This book tag was created by Jen Campbell. The idea is to pick out books that you think could benefit from being read close together. So let’s talk about my choices for this tag.
Interview with the Vampire by Anne Rice & The Summoning by Bentley Little. These are both vampire stories, but they’re very different. Anne Rice was the first author to really focus in on the idea of the romantic vampire. For better or worse, the idea of the vampire as a seducer or lover became popular because of her. Meanwhile, The Summoning is about a very nasty, gross, deadly vampire with no sex appeal whatsoever. The reason I feel these work in tandem is because Rice’s vision is beautiful and still a great book to this day, but Little goes out of his way to have the characters wonder how sexy vampires ever became a thing, when their vampire is the absolute worst. I think that’s both amusing and thought provoking.
Burnt Offerings by Robert Marasco & The Shining by Stephen King. This is a case of the book that came first (Burnt Offerings) and the book that followed in its footsteps (The Shining). Anything like this makes for an interesting experiment. Their stories are very similar. The former is a slimmer volume but maybe not as entertaining. The latter is more long-winded but probably more well-done overall. I wonder what similarities and contrasts could be mined by reading these close together. Or if you’d just end up totally burnt (heh) out on haunted houses and broken homes.
We Have Always Lived in the Castle by Shirley Jackson & If You Could See Me Now by Peter Straub. These books are different stories, to be sure. Jackson is writing about a pair of sister haunted by their past and their own, strange minds. Straub is writing about a man returning to a place from his childhood and discovering old ghosts. But they share a tone. They also share some narrators that are so unreliable, you don’t know if you should trust anything they say. I think it’s clear that Straub was inspired by Jackson’s style of eerie storytelling, and if read closely together, that would become more apparent.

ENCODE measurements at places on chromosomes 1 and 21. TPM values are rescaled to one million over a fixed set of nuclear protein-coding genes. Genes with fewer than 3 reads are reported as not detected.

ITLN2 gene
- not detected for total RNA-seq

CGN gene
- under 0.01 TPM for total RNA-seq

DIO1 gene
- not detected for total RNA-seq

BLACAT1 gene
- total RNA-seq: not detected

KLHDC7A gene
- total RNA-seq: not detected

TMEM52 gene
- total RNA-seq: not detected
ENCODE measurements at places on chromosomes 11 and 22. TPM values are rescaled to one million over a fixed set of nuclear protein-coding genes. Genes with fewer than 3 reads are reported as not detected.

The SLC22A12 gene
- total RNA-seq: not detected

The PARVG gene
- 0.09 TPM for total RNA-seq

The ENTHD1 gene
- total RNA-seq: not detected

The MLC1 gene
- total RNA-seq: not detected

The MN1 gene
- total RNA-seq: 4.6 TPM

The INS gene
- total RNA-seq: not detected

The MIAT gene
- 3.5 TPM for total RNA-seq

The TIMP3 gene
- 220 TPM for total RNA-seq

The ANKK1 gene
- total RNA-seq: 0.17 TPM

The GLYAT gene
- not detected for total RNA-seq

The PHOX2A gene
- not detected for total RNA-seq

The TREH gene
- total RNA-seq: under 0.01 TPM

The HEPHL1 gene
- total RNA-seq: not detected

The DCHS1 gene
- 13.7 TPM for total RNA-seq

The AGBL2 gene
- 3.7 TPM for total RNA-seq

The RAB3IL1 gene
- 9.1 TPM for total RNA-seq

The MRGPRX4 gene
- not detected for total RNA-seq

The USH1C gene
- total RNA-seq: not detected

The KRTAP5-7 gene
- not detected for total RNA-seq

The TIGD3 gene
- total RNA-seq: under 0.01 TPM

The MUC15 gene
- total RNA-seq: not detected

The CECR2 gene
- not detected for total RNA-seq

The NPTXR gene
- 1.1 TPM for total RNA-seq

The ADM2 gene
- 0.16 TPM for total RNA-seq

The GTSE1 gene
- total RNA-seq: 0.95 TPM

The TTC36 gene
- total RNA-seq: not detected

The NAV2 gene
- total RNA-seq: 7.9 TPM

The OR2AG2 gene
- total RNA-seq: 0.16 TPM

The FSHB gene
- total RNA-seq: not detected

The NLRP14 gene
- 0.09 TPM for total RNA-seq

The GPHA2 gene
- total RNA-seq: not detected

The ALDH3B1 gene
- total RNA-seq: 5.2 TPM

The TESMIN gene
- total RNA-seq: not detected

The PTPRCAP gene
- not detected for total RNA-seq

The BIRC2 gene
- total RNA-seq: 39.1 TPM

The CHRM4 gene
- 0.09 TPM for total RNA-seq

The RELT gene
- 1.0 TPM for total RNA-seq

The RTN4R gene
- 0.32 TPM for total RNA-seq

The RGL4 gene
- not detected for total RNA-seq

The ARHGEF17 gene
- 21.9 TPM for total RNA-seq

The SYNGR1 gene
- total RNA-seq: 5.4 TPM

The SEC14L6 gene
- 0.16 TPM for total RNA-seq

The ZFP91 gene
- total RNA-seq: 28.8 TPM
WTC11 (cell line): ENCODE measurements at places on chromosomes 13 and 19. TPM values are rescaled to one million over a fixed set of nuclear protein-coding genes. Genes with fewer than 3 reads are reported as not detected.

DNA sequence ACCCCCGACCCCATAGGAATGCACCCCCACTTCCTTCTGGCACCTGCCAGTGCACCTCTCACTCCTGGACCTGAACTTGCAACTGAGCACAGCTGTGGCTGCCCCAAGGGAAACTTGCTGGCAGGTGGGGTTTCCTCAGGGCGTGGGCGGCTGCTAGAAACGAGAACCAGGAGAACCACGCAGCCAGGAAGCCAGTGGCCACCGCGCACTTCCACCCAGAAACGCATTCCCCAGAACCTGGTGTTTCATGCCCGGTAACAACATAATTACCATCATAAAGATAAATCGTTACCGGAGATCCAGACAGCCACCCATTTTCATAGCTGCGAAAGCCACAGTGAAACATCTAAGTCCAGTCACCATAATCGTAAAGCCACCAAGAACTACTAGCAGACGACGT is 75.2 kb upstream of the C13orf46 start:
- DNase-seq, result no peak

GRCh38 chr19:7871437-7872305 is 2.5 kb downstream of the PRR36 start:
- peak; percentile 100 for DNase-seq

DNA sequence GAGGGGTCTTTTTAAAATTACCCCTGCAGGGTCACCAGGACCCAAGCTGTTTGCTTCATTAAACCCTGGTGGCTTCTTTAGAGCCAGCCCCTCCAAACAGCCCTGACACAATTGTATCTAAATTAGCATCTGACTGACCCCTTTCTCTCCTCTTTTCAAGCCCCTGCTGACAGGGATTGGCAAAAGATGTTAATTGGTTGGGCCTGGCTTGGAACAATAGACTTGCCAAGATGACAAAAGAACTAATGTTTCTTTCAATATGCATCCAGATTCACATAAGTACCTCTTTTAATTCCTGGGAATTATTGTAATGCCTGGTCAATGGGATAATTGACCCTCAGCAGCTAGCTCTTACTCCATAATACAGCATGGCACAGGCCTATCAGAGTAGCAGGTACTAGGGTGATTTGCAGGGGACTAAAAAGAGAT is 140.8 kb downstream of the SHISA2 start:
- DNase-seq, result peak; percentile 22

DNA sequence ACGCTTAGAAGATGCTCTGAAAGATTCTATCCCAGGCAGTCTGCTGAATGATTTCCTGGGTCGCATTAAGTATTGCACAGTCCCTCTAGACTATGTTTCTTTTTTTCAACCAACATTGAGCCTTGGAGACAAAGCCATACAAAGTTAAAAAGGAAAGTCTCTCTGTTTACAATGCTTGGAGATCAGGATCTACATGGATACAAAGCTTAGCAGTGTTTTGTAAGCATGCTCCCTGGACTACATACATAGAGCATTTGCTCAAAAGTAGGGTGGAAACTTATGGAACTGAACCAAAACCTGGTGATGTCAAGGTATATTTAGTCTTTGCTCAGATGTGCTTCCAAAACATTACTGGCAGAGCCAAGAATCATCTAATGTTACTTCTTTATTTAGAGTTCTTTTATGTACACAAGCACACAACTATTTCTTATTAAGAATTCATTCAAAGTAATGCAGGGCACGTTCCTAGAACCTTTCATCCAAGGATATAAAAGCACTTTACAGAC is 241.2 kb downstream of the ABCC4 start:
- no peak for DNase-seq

The Bloody Chamber by Angela Carter & Red as Blood by Tanith Lee. Both of these are more adult, feminist retellings of fairy tales. Carter takes more of a hard line regarding the feminist angle, and Lee seemed more interested in the whimsy and darkness of making these tales adult in nature, but there’s a lot to compare. Lee’s romanticism versus Carter’s academia, while they’re both achieving this poetic level of prose, at the height of their powers. Also, I just love fairy tales. Read all the fairy tales at once!
Less Than Zero by Bret Easton Ellis & The Great Gatsby by F. Scott Fitzgerald. Two stories of rich people being terribly naughty. Each of them set in the most decadent decades known in modern America: the 1980s and the 1920s respectively. I believe that Fitzgerald, with his message of American dreams dashed to pieces, wealth having sadly more worth than the human heart, and debauched party-goers with no limits, was transgressive before it was cool. I don’t think Ellis and his first book could’ve had the proper gateway into literature without Gatsby. The disaffected youth and hopelessness of Less Than Zero is understandably darker, but comparisons could certainly be made.
Thank you for reading. I hope this gave you some ideas about future reading projects. As always, happy geeking!
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